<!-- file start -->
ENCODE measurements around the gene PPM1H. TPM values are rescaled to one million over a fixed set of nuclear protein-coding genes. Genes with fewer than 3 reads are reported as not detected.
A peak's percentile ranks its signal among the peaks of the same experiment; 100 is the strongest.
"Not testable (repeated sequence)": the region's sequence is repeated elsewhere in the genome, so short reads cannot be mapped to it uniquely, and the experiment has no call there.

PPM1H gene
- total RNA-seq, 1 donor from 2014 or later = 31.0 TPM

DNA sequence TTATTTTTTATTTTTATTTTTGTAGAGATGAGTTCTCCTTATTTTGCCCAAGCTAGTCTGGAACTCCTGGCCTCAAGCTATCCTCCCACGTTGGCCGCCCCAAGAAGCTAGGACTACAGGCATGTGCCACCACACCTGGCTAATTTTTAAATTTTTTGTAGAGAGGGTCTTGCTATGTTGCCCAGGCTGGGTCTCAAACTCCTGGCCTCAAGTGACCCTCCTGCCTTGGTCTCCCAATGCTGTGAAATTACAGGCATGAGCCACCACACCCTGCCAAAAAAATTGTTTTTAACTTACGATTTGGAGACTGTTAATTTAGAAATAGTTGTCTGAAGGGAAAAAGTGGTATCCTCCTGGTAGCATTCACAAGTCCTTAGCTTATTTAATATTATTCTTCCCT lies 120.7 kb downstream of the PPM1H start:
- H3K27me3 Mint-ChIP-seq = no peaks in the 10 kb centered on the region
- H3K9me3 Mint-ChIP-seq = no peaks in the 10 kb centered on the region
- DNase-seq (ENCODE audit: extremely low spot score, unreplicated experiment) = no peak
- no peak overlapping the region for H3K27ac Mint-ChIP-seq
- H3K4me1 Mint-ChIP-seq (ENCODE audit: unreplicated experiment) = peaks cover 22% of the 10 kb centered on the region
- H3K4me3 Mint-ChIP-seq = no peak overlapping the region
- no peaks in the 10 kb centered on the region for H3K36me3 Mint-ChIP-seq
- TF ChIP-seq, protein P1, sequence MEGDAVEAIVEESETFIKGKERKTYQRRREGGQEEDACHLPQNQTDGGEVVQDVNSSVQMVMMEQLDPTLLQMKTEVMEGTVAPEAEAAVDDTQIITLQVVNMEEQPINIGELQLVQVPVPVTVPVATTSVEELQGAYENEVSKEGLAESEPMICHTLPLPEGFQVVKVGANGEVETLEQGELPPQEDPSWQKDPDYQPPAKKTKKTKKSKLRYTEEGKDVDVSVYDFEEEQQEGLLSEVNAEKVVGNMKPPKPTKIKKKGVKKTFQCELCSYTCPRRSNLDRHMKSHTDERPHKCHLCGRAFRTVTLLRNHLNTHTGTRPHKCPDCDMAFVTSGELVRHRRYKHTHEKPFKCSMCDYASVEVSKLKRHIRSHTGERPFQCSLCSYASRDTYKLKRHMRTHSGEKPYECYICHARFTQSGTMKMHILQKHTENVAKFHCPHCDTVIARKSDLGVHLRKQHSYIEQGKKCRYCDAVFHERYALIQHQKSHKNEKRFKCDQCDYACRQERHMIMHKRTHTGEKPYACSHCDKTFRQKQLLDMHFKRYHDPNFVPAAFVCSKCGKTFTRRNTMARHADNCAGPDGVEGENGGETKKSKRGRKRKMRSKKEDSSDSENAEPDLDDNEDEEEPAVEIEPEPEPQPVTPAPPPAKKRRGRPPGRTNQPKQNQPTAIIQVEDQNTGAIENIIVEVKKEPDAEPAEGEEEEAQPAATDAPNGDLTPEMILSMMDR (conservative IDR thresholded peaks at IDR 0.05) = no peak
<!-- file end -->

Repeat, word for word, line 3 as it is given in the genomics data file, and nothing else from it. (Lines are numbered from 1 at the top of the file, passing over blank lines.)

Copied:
"Not testable (repeated sequence)": the region's sequence is repeated elsewhere in the genome, so short reads cannot be mapped to it uniquely, and the experiment has no call there.